In 1941 after completing his training he joined the 52nd Field Regiment which was attached to the 10th battalion Essex Regiment.  From April 1942 he was in the Royal Artillery and in July 1942 he was listed as being at RA Depot Deolali in India (This camp was the setting for the TV series It Ain’t half Hot mum).

From October 1942 he served with the 158th Field Regiment in Burma and from December 1945 he was with the 53rd Field HLDG Regiment before being discharged in May 1946.

Bio supplied by Alfred’s Grandson Stephen


MICHAEL (TAFF) THORNE – 12 JULY 1933 – 9 JULY 2019

Michael was born in Sheffield St Hospital, Strand, London in the parish of St Martins on 12 July 1933 and was baptised ‘Michael Harris-Thorne’ at St Mark’s Church, Tellington Park, London on 27 August 1933.

Due to his Fathers job he went to live in South Wales, initially with his grand parents and then with his uncle and aunt who eventually adopted him in July 1942. From that point onward he was known as Michael Thorne or more commonly by his RAF comrades as ‘Taff’ despite him actually being a cockney!

In his youth Michael attended Craig-Ry-Eos Infants school, Penygraig then Tai Junior Boys school and then The Rhondda County Grammar School for boys. He became a student at University College Cardiff but left after 2 years – not that unusual but at the time he left he was only 19 having started University at 16 years old.

He joined the RAF in August 1952 and served as an Air Signaller later converting to Air Electronics Operator.

Michael married Jean Anne Lander 10 August 1957 at Bethany Chapel Penygraig and had a son David Edward and a daughter Sarah Alison. Jean sadly died in 1975.

In 1976 Michael moved to Cornwall to serve on 42 Sqn. It was during this time he met and married Frances Mary Shazell and the family immediately grew as Michael took on the role as stepfather to Fran’s 2 daughters Lorna and Jacquie. Fran is part of a large and proud Cornish family and just as Michael had morphed from a Cockney to a Taff in his early years, he quickly changed his spots again to become more Cornish than the Cornish.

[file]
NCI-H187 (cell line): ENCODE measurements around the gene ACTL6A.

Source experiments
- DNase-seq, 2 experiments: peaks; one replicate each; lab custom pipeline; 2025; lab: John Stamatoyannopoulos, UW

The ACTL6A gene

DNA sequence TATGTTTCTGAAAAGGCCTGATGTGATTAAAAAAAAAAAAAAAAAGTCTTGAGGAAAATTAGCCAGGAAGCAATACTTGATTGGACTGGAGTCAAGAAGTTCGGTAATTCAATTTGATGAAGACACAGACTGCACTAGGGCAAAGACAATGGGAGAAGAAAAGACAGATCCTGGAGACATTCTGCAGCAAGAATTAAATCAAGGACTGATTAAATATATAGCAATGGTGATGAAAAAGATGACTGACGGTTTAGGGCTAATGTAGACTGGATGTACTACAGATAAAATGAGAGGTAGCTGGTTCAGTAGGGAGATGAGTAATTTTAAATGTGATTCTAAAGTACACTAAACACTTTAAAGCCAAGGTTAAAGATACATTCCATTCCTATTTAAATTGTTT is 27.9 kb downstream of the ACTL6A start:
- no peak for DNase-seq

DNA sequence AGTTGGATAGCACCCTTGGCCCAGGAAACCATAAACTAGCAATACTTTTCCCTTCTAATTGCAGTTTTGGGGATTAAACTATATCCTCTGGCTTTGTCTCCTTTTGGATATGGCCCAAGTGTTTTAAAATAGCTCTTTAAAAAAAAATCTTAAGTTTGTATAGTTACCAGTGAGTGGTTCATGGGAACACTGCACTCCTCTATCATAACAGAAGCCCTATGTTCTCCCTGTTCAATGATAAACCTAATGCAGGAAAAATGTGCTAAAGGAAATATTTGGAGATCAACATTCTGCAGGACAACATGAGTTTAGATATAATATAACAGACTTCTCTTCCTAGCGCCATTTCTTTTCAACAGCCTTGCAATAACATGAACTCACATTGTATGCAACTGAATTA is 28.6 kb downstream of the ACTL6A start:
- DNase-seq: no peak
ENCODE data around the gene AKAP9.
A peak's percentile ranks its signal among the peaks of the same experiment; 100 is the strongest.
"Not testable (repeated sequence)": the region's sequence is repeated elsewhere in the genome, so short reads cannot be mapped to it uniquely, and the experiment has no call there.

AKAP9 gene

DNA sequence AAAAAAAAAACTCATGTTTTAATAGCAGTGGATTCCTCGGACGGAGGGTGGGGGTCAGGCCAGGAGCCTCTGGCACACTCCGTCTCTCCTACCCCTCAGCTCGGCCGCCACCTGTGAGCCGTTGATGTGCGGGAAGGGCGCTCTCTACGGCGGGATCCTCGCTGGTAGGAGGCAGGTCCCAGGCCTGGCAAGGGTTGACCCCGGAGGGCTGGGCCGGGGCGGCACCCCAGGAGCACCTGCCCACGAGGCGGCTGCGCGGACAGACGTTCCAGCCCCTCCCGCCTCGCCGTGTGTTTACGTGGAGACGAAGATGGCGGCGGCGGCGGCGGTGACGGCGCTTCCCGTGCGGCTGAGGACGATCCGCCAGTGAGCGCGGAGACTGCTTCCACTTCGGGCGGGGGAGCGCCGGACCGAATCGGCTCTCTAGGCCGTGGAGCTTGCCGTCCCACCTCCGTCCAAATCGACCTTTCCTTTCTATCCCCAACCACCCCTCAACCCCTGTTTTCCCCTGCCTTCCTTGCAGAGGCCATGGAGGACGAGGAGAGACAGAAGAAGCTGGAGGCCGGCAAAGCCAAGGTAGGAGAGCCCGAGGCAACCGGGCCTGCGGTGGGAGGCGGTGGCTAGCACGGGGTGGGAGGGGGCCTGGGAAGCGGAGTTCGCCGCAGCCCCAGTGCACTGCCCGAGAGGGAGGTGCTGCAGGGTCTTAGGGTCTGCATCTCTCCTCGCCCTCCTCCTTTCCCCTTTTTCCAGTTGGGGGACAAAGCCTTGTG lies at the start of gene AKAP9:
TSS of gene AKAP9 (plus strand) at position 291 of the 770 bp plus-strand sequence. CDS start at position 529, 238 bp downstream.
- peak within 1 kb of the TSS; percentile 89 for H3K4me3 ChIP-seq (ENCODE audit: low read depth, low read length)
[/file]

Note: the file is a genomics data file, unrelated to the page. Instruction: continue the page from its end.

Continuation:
Michael Thorne Snr Falkland Conflict Air Cdr’s Commendation

A big part of Michael’s life was his Service to the Country in the Royal Air Force. The following are some of the extracts from his Valedictory Letter:

During his 36 years’ service Mr Thorne amassed more than 7,500 hours flying time and progressed through the ranks achieving the rank of Master Air Electronics Operator (Warrant Officer) in July l970. His roles included:

Coastal Command – Flying Lancaster, Stirling and Various marks of the Shackleton. He was a qualified Air Gunnery Instructor.

 Transport Command – Flying Hastings, Britannia and Comets 2 and 4.  During this tour with 216 Sqn he was assessed as being Well Above the Average and was selected to be on the Very Very Important Person’s Flight which was tasked to fly Royalty and other dignitaries around the world.  This included Harold Wilson and the team that negotiated the UK entry into the Common Market.  A highlight for his children was when he flew the television Blue Peter team to Singapore for which he got a Blue Peter Badge and was seen on TV.